Tuesday, October 7, 2008

Getting a Job in a Tough Economy

It's all over the news: The world markets are plummeting, and it's more than likely that the United States will be in a deep recession. It's not good news to job seekers, especially the soon-to-be college graduates. It's much more difficult to find a job in a tough economy. If there is no immediate need for employees, employers will establish "hiring freezes" until times get better. If there is an immediate need for employees, employers will be very particular.

Just because it's more difficult to find a job in a tough economy doesn't mean that it's impossible to get a job. In the recession of 1992-1993, with unemployment rates similar to what they are now, I was able to get a job shortly after college graduation.

What can you do to set yourself apart from the rest of the pack?

  • If you are not graduating college/university just yet, get an internship in your field, or get a job in your field

    Generally, employers think that work experience is more important that GPA/QPA (but your GPA/QPA is important for landing internships, so you shouldn't slack!). The person who did two years worth of internships in his/her field with the GPA/QPA of 3.25 will get hired over the person with a 4.0 GPA/QPA with no experience in his/her field of study. Employers understand that for an entry-level position, there is going to be a learning curve, but they also want someone that doesn't require "hand-holding" in a professional environment. Internships give students practical experience in their field, as well as experience in a business environment.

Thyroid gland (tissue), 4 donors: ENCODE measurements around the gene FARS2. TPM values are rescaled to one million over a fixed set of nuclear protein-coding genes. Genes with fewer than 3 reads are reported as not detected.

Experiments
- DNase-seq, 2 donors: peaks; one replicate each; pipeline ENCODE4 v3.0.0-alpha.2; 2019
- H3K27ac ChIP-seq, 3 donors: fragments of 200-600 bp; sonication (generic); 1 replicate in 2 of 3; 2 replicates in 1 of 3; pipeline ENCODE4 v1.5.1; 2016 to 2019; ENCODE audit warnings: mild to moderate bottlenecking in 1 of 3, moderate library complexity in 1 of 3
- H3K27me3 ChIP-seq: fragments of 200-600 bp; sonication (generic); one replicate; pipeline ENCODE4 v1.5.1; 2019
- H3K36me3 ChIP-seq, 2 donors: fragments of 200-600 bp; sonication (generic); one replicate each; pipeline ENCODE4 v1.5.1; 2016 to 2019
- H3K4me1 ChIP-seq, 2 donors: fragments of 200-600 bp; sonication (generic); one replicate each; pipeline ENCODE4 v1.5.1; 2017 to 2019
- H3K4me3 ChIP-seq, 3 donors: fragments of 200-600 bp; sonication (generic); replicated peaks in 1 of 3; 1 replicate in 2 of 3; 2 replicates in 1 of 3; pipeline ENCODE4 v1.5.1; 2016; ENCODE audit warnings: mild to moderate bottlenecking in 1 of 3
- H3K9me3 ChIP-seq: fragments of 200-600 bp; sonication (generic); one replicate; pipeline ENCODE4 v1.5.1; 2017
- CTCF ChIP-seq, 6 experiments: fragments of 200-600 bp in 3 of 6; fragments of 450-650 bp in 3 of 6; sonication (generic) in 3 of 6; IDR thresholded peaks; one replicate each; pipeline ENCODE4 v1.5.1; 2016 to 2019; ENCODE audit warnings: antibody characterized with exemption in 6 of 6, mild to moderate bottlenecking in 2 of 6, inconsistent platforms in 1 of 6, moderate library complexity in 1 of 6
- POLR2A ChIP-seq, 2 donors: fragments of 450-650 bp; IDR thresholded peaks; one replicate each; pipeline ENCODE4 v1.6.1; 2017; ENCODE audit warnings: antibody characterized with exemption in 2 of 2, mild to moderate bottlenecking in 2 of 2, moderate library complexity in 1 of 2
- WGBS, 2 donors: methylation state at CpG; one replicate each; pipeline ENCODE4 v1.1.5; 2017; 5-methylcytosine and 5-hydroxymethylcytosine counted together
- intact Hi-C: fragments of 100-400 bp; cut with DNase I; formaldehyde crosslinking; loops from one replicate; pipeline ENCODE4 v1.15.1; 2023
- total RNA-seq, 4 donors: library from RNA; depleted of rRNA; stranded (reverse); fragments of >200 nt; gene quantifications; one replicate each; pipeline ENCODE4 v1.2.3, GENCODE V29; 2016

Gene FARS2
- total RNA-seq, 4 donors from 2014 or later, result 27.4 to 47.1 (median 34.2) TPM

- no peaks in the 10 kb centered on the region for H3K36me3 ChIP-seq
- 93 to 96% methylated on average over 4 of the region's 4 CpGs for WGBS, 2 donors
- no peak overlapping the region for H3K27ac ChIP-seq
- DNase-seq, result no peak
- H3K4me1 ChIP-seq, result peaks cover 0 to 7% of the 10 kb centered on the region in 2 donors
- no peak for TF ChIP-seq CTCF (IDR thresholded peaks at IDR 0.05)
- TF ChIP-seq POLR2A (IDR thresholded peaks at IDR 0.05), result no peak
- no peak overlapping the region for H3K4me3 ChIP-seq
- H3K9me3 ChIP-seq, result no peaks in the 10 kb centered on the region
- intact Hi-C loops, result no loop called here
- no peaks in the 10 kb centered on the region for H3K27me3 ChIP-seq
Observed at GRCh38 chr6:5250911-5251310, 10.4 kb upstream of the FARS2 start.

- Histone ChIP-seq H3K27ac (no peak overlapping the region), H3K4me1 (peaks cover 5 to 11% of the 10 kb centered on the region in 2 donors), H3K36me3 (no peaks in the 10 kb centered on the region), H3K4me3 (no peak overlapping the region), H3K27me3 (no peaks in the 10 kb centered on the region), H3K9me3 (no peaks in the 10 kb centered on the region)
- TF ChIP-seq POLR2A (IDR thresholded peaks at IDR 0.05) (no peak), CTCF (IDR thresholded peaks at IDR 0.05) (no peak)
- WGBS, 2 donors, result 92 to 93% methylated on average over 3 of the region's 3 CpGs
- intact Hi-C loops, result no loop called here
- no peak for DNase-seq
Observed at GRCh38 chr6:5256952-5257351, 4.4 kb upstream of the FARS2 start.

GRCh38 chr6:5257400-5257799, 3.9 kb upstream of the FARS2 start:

Another option, especially for those in your 3rd or 4th year, is to get a job in your field. It may not be your ideal position, but it still counts as experience. Plus, it will allow you to "get your foot in the door" of a company. Typically, companies will try to fill positions from within before placing the ad on Monster or Dice. When the ideal position becomes available, you have a better chance of getting the position. For example, if you are studying network engineering, find a position as a help desk or desktop support analyst. Most lower-level help desk/desktop support analysts only require 2 years education. Many IT personnel have gotten their start at a help desk.

  • Develop a career portfolio

    If you are unsure of how to create a career portfolio, read the following article from
    Quint Careers

    Many in the arts and entertainment business already have this, but what about those in other fields? In my opinion - everyone, regardless of the field, should have a professional portfolio. What is a career portfolio? It is a book, media and/or website that contains samples of your work as well as any special accomplishments, such as professional certifications, patents, newspaper articles about your accomplishments in your line of work, and awards. (Note: for those of you in technology, you should also either have a web site where people can see samples of your work, or you should have a list of links where you have published your work).

  • Gain experience (and build your social network) by volunteering